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David Armstrong, a former BTP officer and cadet, has written an article entitled ‘Constable on the Freight Track’ about his time spent in the force which has been published in Heritage Railway Magazine. The article, which covers a four-page spread, concentrates on an attachment he had to a large freight depot in Gateshead in 1965. It’s well written and entertaining. Heritage Railway Magazine is available in newsagents now, and for those so inclined, digital copies can also be purchased.
This article is a follow-up to an earlier article David wrote entitled ‘Constable on the Track’ which was published in BackTrack magazine (March 2010 issue).
David has dedicated both articles to the memory of his father, who was an upholsterer on the London & North Eastern Railway.
A message from our BTP Census Project Managers:
“The Census Project is now drawing to a close. Since last October we have travelled thousands of miles (thanks to our staff travel cards), visited 82 BTP posts, taken hundreds of photographs and gathered valuable statistical information about the Force.
We want to express our gratitude to all the great BTP staff out there for their warm hospitality and great support and our thanks also go to the senior officers who helped us facilitate this fascinating project. We still have a few more locations to visit, but we have set a cut off date by the end of 2014. In addition there have been a few of our own History Group members who have taken photographs or arranged for them to be taken. This has certainly saved us a great deal of travelling.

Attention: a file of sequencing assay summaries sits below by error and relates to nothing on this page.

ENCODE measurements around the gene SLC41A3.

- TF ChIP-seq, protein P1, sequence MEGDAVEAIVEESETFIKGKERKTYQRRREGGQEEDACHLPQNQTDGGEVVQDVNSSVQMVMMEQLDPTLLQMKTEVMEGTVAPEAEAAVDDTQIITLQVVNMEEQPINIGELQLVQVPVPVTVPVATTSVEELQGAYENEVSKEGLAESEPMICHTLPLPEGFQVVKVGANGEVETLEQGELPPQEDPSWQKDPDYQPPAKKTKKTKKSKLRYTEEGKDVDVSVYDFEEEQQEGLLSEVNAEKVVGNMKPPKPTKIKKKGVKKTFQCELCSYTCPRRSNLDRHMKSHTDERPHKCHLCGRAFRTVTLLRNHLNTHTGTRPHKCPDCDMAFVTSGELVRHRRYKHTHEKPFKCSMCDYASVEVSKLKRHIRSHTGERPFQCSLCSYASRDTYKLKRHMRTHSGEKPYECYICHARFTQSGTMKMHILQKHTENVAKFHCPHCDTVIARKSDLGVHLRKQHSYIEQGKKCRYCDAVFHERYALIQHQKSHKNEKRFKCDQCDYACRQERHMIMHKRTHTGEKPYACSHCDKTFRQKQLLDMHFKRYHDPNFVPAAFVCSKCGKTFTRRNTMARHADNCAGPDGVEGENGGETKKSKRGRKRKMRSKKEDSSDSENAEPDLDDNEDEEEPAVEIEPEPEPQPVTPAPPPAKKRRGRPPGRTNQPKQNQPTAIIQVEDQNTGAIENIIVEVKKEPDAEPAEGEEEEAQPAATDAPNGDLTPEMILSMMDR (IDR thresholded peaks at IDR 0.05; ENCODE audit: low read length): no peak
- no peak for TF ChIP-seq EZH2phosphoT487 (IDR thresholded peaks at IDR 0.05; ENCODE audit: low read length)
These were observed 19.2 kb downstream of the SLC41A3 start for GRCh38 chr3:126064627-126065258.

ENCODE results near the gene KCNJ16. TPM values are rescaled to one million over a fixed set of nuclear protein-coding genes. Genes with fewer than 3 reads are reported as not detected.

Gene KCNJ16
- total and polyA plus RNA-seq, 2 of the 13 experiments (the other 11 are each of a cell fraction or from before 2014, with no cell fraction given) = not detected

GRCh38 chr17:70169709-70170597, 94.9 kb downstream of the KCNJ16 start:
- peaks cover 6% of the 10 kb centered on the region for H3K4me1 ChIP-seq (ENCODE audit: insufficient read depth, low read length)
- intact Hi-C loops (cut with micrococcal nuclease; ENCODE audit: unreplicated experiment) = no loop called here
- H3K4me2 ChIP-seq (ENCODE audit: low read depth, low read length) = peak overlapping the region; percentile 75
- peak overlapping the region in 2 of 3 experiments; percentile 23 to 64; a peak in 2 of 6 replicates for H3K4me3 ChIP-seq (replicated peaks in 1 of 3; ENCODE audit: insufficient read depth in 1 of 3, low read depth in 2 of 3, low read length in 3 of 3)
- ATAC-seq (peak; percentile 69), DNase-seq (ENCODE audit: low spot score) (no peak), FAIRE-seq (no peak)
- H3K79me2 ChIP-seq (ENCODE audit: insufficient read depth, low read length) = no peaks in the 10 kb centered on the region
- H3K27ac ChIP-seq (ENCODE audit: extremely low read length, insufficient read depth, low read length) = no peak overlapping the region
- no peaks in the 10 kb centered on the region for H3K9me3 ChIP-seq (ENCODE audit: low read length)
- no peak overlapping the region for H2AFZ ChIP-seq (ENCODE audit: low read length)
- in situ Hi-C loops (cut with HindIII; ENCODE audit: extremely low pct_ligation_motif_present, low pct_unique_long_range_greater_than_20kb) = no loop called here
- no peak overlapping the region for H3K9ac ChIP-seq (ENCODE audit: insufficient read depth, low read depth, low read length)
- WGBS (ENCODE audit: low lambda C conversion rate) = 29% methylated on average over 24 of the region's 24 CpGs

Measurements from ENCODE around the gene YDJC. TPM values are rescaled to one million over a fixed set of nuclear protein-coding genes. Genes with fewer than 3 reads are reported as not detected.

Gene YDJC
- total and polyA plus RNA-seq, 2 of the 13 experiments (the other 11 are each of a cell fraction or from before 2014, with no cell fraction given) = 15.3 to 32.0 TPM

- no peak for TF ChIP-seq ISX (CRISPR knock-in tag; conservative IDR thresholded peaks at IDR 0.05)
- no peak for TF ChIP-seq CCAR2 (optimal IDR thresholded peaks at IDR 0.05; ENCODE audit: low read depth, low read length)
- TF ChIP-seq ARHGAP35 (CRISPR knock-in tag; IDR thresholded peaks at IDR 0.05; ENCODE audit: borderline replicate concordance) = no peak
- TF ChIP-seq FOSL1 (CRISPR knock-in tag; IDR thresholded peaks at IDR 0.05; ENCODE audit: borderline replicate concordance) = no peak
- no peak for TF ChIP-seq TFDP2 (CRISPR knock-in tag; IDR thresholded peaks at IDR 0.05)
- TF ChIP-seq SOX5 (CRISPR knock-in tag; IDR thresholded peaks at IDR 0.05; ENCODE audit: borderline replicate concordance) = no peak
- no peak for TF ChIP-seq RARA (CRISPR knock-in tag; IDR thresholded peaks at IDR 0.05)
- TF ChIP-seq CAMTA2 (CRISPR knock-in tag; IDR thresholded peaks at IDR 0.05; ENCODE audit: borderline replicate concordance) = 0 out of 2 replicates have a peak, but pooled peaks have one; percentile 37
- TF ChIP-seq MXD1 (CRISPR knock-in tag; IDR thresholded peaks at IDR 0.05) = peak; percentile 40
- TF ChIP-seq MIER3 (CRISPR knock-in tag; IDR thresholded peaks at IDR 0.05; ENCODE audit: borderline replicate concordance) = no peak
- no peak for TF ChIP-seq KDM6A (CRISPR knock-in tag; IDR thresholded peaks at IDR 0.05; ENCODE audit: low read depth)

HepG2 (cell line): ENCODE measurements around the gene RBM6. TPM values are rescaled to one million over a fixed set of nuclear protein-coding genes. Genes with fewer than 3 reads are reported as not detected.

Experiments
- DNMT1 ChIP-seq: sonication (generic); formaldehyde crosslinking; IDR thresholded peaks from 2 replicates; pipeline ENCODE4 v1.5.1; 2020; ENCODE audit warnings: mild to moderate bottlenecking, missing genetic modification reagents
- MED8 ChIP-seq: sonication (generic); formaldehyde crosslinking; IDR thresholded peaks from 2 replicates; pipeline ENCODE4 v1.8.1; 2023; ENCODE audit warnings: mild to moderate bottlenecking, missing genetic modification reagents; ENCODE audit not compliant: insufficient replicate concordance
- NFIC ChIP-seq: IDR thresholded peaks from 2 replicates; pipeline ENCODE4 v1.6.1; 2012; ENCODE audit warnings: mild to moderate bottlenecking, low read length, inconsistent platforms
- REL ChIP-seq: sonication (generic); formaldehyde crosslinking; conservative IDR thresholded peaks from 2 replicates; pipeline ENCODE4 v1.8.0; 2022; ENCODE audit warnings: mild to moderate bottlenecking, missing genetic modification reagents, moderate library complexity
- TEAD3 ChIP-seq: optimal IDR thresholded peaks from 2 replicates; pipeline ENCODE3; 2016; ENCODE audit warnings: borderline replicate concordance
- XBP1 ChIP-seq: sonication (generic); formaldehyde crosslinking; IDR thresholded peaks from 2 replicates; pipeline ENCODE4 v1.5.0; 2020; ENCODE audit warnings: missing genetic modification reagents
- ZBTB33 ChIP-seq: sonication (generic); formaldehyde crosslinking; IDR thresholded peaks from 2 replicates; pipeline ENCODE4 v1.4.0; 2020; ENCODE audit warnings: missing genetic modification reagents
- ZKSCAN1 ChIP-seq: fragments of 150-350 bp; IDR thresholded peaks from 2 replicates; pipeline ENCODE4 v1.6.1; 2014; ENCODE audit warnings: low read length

The next phase of the Project is how to preserve all of the material we have collected so that future generations will be able to glean a pictorial history of the Force in 2013/14.
Ed Thompson & John Owen”
For more details go to the BTP Census Project page.
Once in a while a picture comes to our attention which brings to life what an award to an officer can mean.
We had always known about the Royal Humane Society award granted to Pc Ronald Thackery for saving a toddler, and it is shown on our RHS awards page, but this recently received picture shows what it meant to the family concerned.
The son of the little girl who was saved, Carl Purkins, came across our website by chance and has been good enough to supply this photograph taken after the awards ceremony in 1956.
For more details, see the StoryBank article: PC Ronald Thackery – the story behind the picture
An update to our blog post of 15th June 2014: